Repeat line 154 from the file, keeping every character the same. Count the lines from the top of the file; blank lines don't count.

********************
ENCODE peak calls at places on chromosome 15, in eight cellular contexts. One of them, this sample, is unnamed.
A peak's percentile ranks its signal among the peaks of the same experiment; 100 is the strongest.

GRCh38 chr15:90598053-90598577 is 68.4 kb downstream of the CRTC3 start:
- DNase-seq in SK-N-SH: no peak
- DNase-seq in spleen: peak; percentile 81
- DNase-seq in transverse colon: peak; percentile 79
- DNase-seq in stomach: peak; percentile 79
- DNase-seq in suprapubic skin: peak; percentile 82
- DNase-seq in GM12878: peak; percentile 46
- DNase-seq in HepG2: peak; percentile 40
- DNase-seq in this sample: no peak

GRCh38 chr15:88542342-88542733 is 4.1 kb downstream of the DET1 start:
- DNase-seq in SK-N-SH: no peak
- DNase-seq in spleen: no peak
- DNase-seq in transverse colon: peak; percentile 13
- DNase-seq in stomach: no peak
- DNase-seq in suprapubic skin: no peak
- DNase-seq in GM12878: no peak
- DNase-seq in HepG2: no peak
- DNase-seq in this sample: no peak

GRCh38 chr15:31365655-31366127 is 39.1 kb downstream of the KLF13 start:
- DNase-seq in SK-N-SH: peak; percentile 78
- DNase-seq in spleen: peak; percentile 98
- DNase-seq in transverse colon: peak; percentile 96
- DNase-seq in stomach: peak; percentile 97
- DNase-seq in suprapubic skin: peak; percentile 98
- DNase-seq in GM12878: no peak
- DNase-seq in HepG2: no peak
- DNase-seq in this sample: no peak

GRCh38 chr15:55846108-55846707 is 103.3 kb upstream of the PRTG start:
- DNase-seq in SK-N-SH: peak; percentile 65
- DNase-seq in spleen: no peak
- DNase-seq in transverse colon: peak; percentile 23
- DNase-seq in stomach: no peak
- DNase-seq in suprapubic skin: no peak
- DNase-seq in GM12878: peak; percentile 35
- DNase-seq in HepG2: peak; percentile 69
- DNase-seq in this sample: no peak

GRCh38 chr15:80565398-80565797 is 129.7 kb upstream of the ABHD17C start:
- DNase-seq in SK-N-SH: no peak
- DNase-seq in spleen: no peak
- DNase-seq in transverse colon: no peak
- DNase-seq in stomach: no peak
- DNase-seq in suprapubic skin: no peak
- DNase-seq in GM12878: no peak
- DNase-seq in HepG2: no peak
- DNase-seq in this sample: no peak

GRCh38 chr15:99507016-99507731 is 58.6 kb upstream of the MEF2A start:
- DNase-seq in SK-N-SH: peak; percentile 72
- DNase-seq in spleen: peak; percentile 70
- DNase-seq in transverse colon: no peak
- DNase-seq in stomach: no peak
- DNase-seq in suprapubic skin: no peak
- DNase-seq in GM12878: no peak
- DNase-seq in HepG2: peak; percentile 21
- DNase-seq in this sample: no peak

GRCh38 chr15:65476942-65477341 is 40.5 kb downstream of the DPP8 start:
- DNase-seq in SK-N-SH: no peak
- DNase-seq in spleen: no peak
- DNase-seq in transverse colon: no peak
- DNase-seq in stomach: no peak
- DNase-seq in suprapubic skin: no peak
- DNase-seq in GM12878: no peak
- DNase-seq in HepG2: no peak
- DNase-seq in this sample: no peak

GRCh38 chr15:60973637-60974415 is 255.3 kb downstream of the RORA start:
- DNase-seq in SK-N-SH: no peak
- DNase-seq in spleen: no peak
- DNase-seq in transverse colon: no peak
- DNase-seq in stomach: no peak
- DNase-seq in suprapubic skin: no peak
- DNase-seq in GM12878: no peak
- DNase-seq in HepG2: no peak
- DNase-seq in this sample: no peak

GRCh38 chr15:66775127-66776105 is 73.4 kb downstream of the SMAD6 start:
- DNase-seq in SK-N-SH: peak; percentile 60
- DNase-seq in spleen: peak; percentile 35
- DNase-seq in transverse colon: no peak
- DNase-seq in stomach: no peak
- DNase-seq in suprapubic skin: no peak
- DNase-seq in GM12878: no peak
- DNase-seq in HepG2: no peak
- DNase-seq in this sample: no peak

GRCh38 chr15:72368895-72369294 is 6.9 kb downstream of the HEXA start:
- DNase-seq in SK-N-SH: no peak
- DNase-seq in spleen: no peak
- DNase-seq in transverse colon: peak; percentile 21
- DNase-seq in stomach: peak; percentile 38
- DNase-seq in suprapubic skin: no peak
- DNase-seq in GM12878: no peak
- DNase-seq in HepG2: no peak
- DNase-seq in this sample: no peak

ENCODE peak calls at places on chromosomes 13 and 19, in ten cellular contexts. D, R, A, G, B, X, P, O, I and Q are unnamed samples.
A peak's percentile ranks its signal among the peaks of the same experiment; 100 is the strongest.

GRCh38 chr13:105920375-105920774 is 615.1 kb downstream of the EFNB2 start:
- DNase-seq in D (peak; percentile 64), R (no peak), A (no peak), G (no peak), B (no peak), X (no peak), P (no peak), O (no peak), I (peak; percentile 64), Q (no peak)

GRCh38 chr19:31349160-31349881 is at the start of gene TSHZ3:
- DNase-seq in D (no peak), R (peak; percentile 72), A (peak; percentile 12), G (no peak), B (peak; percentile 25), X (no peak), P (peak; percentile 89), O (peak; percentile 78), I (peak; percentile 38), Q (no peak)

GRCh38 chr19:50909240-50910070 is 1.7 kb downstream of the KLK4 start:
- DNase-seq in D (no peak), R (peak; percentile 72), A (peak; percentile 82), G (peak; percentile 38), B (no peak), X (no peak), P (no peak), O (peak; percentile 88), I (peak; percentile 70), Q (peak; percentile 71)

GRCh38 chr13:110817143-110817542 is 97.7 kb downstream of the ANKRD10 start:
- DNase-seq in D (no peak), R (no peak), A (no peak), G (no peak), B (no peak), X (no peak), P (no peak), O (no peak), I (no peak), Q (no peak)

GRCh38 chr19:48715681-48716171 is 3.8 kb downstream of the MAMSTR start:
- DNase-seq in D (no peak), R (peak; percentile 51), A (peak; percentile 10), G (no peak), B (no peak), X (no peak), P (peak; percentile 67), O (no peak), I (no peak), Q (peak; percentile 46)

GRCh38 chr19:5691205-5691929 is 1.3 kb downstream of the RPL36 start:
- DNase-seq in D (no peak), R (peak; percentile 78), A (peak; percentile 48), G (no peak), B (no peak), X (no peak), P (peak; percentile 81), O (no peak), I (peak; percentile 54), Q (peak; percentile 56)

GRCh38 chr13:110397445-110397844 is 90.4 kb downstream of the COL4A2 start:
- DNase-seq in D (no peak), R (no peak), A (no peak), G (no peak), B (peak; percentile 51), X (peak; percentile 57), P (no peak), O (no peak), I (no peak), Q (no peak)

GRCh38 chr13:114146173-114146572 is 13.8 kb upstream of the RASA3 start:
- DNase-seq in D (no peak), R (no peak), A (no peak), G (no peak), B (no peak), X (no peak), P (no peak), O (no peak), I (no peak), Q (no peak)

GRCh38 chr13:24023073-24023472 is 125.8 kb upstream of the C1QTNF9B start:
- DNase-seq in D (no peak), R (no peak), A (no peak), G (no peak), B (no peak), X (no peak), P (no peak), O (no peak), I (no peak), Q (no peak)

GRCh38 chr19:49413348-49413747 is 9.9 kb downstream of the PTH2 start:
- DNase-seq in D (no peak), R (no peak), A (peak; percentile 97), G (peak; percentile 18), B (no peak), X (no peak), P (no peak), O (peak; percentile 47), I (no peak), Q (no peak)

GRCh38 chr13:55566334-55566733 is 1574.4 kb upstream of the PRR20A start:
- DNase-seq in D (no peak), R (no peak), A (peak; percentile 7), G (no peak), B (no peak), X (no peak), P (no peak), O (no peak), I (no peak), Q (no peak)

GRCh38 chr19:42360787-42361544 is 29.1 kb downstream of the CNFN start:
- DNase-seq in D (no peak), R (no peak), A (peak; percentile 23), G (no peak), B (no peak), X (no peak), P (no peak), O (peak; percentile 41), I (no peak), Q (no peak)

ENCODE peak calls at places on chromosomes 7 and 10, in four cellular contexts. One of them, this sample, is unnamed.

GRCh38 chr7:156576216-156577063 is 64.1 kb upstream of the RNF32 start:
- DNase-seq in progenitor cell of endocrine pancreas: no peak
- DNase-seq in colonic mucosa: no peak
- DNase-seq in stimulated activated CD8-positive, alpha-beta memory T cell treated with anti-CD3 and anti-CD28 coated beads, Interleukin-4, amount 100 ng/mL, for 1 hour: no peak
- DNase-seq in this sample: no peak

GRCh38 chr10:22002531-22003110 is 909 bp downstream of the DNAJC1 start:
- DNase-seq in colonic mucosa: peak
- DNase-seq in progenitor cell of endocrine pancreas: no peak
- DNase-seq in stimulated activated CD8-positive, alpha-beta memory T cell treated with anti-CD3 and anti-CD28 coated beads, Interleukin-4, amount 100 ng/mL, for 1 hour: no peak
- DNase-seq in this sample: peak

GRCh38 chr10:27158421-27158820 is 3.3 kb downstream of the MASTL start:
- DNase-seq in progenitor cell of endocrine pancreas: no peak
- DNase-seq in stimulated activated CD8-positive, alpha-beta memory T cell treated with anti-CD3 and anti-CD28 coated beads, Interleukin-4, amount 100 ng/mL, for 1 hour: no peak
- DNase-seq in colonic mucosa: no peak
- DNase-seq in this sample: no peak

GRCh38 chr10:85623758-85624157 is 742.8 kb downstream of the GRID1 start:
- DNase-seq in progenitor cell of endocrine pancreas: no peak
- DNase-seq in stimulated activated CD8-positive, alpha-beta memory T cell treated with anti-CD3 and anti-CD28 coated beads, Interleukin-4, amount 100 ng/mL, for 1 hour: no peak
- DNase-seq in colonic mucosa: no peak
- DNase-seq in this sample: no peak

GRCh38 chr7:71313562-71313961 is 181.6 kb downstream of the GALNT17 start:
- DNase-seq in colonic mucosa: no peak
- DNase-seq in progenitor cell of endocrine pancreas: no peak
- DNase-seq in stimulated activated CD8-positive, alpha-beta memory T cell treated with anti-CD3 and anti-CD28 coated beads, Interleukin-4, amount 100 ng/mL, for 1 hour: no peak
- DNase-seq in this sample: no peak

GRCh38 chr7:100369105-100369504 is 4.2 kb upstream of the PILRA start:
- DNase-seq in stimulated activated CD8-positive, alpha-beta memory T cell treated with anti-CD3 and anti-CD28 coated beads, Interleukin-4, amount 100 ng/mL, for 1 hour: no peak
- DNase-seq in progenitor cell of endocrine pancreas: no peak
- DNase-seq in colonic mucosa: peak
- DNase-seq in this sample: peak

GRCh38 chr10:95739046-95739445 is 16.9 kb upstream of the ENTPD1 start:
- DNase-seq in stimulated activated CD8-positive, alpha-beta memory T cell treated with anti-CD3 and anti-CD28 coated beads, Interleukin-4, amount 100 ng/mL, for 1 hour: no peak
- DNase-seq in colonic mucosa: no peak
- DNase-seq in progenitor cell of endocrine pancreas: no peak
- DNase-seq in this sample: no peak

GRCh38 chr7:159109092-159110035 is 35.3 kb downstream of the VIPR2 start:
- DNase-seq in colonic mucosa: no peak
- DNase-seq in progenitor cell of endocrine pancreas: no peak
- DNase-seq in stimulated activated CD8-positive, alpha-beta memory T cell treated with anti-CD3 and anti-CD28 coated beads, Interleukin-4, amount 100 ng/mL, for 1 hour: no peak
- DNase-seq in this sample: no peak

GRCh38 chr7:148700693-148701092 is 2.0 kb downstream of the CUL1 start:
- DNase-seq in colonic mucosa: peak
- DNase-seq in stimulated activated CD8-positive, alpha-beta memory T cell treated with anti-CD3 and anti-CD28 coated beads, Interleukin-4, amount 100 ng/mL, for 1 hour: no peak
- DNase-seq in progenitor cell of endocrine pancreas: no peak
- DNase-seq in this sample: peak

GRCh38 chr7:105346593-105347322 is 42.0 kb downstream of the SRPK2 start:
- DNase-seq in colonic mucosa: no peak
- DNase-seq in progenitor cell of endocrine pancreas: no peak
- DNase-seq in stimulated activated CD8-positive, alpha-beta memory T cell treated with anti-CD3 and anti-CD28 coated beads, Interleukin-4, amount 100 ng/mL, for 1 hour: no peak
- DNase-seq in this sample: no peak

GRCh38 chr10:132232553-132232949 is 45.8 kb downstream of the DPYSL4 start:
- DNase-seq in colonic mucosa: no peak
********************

- DNase-seq in this sample: no peak